Sgt. Maj. (res.) Sa’ar Margolis, 37, a member of Kibbutz Kissufim’s security team, was killed protecting his family and the community while fighting off terrorists on October 7.
Family and friends say he fought relentlessly for hours, with unwavering courage, saving many residents’ lives.
“You did everything from your heart. You fought for your country, your family, and for all families in Kibbutz Kissufim until your last breath. I know you wouldn’t have wanted to go any other way,” said his sister Beora Margolis.
According to reports, Margolis responded immediately when he heard suspicious sounds outside his home on the morning of October 7, when Hamas terrorists breached the border from Gaza and attacked the kibbutz and other southern communities. He later joined up with IDF forces, leading a small team with the 450th Battalion. He was killed, along with three soldiers, after coming under heavy gunfire.
To those who knew him, Margolis had a “big heart and a gorgeous smile and helped everybody.”
“He was the life and soul of Kissufim. He held the kibbutz together. He was a leader, and we don’t know how the kibbutz will survive without him,” his sister added.
The son of South African immigrants, Margolis grew up on Kissufim and lived there with his wife and two daughters. For 15 years, he served as head of the community’s security force before starting a job with the Defense Ministry. He was also a volunteer EMT with the Magen David Adom emergency medical service and was in the process of obtaining an ambulance driver’s license.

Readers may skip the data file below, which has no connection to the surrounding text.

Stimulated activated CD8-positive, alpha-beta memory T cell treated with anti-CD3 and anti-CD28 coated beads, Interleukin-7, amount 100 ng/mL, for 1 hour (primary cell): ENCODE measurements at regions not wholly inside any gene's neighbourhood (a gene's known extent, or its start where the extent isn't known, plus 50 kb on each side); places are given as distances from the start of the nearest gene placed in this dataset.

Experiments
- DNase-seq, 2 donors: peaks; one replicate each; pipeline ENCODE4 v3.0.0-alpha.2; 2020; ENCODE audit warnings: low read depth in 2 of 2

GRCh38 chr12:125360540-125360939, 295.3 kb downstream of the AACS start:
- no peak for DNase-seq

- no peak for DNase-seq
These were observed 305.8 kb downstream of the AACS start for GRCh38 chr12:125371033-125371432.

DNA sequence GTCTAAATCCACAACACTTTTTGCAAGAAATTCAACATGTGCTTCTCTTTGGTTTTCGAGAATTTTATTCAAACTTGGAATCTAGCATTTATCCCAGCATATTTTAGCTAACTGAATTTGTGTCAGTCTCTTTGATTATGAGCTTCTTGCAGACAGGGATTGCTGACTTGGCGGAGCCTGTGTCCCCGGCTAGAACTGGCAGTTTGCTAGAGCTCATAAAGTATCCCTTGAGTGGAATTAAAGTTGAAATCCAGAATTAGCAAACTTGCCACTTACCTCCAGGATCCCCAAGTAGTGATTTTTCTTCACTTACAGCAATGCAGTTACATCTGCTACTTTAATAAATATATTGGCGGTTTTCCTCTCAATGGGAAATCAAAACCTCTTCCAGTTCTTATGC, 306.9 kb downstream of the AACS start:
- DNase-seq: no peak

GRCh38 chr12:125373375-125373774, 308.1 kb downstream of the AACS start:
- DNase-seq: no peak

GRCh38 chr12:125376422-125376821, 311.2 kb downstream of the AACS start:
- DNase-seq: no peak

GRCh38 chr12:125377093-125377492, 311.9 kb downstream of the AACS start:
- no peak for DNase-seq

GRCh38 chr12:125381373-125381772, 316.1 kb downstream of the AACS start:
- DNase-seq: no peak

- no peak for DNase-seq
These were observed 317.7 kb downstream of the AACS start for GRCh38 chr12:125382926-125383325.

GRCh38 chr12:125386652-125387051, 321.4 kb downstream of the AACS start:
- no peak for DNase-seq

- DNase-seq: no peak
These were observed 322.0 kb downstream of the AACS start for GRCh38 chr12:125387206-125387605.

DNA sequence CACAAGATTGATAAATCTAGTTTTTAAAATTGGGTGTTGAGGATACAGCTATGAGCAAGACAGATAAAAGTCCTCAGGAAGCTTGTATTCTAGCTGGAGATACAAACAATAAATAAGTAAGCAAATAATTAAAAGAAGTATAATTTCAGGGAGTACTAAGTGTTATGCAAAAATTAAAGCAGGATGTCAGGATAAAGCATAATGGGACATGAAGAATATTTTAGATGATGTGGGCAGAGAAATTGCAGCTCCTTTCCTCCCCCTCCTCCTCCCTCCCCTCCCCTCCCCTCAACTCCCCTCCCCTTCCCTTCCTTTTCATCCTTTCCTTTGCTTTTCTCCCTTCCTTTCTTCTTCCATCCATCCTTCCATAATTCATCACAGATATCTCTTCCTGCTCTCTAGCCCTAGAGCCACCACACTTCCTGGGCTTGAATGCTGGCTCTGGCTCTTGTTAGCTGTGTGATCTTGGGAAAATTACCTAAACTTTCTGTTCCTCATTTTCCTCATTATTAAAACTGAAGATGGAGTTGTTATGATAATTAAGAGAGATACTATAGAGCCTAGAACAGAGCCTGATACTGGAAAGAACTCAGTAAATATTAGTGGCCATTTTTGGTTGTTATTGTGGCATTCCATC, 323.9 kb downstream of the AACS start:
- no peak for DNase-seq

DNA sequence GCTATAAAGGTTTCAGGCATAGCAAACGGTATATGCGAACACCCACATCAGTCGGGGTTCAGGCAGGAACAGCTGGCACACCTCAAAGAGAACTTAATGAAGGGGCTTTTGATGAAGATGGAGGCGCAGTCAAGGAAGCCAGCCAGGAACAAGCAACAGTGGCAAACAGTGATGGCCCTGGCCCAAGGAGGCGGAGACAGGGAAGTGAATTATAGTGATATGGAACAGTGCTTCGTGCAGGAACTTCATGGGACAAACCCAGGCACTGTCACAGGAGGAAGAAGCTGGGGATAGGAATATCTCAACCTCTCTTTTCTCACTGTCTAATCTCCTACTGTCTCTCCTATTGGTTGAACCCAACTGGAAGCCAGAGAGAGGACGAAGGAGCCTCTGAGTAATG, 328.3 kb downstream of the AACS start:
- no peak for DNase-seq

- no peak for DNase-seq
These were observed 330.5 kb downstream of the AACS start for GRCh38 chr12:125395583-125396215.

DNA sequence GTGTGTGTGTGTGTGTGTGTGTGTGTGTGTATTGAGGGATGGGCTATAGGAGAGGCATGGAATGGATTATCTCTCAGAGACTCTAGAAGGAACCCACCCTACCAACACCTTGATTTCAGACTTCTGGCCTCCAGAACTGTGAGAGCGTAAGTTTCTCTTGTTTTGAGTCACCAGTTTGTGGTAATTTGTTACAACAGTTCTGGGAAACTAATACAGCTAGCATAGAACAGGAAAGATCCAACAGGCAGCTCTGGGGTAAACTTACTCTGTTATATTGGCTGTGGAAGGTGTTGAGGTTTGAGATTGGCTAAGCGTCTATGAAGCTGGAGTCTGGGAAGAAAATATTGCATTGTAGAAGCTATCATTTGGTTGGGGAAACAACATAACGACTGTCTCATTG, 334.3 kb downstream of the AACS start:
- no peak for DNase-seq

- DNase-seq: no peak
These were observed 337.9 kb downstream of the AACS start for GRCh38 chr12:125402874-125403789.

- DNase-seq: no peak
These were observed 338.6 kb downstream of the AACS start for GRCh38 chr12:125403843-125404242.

“Sa’ar never stopped wanting to help save lives,” said Yossi Abuharon, his manager at MDA. “He was so excited when he was sent as a first responder to calls in his area, and the desire to save lives burned within him. His death is a very great loss.”
MDA Director-General Eli Bin also paid tribute: “Magen David Adom cherishes and appreciates Sa’ar’s service and shares in the family’s deep sorrow.”
A memorial ceremony for Margolis was held at the Beersheba Military Cemetery, but he was buried on Kibbutz Kissufim on October 18, when the security situation improved.
“He was raised in the fields like all the children here, picking avocados and apples, and working on the farm among the cows and chickens,” his sister said. “The family insisted he be buried there, even if it meant the funeral took place during ongoing missile threats with only five people in attendance surrounded by heavy security. Kissufim was his life.”